Reviewed by Damean
I recently had the great pleasure of reading Lord of the Mountain, by Ronald Kidd. This Tri-Cities based tale takes place during and after the famous Bristol Sessions, the two-week recording event in Bristol, Tennessee in 1927 that launched country music to the nation. Ralph Peer came to the Twin Cities with the dream of finding the music that had long been passed down among mountain families - and what he found changed the face of recorded music.
Kidd's book deals with a young boy who lives on the outskirts of Bristol, a city divided right down the middle by the Tennessee/Virginia state line, and his fascination with science and music, despite his father's preaching, which includes a violent opposition to music. Nate, the narrator of our tale, finds himself in the middle of inner turmoil as he struggles to find his place in the world. He is facing a life in either his father’s world, where music is the devil and the voice of God can be heard in every whisper, or a world where he is free to pursue music and science and live in whatever way he pleases. Nate finds himself attending the Bristol Sessions, and helping the soon to be world famous Carter Family as they sing the songs of the mountains for Ralph Peer's recording machines. He later even finds himself traveling with A.P. Carter and gathering songs from other mountain folks for a time.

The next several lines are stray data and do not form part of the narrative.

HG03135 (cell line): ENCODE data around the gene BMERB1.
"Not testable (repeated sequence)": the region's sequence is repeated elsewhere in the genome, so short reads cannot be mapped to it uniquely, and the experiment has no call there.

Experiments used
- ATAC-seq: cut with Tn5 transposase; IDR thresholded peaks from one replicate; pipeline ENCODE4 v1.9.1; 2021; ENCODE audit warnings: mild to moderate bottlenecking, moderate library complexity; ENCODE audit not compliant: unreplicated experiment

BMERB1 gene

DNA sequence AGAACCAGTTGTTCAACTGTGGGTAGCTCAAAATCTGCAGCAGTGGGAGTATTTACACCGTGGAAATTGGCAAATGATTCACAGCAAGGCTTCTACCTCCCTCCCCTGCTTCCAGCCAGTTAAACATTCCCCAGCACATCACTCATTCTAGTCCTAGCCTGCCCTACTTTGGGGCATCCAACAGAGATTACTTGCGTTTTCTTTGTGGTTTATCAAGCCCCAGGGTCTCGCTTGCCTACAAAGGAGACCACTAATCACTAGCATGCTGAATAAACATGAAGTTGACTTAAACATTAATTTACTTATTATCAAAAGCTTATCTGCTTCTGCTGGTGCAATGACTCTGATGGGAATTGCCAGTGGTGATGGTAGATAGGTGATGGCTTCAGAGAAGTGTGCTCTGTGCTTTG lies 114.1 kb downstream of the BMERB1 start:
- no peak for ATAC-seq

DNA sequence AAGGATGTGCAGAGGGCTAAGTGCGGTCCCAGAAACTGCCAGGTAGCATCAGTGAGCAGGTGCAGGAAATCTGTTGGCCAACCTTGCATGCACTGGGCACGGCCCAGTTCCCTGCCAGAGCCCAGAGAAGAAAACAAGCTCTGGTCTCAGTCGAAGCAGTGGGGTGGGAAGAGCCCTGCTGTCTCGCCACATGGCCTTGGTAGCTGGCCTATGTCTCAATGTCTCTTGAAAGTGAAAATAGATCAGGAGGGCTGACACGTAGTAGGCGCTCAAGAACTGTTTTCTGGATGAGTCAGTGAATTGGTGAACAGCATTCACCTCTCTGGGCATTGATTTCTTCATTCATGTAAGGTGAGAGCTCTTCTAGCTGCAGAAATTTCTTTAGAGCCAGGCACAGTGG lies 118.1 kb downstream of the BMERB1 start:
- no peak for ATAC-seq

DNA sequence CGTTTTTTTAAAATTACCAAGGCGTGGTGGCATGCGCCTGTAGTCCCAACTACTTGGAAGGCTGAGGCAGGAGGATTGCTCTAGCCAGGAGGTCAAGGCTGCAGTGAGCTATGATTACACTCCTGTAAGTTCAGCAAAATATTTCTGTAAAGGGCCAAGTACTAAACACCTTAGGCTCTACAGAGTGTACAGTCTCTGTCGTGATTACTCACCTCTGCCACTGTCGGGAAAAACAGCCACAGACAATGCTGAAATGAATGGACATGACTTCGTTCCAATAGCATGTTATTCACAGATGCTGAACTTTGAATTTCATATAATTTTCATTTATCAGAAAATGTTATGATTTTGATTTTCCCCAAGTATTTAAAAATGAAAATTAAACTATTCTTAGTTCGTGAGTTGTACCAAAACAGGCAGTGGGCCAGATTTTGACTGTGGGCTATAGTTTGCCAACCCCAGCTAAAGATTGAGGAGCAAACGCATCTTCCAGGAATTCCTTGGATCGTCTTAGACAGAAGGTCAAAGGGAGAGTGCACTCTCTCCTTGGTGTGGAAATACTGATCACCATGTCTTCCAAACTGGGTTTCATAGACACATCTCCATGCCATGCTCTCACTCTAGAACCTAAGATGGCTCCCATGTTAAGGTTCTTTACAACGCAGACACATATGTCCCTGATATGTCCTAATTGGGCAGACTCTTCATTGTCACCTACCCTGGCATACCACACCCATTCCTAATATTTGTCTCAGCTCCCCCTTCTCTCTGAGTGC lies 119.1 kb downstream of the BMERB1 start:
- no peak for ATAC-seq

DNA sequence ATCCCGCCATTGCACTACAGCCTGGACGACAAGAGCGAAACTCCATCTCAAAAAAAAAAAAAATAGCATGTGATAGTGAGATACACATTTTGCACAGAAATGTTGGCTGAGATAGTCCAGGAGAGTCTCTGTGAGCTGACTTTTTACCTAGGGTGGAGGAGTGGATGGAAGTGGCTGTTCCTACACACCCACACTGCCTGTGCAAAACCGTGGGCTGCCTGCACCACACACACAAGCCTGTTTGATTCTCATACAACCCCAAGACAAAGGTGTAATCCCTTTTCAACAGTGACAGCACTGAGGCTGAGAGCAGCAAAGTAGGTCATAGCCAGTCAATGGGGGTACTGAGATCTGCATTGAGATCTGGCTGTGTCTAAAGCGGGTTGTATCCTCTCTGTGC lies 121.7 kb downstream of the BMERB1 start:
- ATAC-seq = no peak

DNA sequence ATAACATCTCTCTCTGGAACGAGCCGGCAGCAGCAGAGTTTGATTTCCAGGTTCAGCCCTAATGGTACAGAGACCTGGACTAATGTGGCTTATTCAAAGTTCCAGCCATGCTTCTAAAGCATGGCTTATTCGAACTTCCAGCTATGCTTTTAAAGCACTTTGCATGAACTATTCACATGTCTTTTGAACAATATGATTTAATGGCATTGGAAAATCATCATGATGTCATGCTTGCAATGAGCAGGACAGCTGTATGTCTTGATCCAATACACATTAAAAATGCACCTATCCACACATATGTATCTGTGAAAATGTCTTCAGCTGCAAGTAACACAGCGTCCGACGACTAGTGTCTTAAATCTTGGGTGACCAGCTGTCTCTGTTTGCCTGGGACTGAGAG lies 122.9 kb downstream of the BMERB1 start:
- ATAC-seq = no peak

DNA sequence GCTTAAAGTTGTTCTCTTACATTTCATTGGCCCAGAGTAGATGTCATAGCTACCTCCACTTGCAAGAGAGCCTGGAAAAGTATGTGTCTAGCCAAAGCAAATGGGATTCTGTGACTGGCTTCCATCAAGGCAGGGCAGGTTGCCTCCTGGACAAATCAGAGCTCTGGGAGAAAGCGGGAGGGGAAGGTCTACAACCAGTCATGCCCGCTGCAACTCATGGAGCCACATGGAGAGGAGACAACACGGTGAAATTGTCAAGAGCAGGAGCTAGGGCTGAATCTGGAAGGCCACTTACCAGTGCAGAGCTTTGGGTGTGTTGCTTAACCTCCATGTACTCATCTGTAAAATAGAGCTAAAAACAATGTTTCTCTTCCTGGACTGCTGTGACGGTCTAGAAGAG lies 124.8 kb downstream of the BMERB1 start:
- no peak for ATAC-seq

I found this book to be absolutely enthralling, from the very first line to the very last period. I yearned to learn more about Nate and his struggle. Kidd is able to capture the feel of Appalachia in a way that some authors have not. Living less than 20 miles from the place all this happened, I loved his use of local landmarks (and it didn't hurt that he used Bristol Public Library as a hub for some of his research) to help tell his story.
Nate's struggle and internal displacement run rampant throughout this book, leading him to often compare himself to State Street, "torn right down the middle." Nate, a 13 year-old living in a time when the world was a very different place, often broke my heart with these statements. Kidd gave Nate a huge heart, and a huge interest in the music that basically put this area on the map, and I loved every word. I've long been interested in the history of the region and its culture, although I admittedly have a love/hate relationship with country music. Appalachian life is a fascination and a lifestyle that I am very proud to uphold, and this book does a fantastic job of celebrating that.
I found myself write down pages and pages of quotes from the book, as I do, and I think Kidd's writing style is amazing as well. As he travels farther away from the tent his father preaches in and deeper into the mountain songs that call to him, Nate finally sees clearly what he wants. This quote, to me, speaks volumes of his struggle and his purpose.
"I had a new life now, or a glimpse of one. It sparkled in the distance, like the silver microphone."
Kidd, a resident of Nashville, Tn., brought forth a tale of heartache, soul-searching, heritage, and culture that I think anyone with a familiarity with the Bristol region will love, and anyone who isn't familiar with the area can still definitely enjoy. Nate's story is one that we can all relate to, having sought our own place in the world both in relation to and away from our families and those things familiar to us.
I highly recommend this book and plan to read it again and again. It's really that good.
NOTE: Tune in Radio Bristol on March 26 at 11 am EST to hear the Radio Bristol Book Club discuss this book. You can listen on the radio (100.1 FM) or online A recording of the discussion will be archived at Radio Bristol Book Club for two months following the broadcast.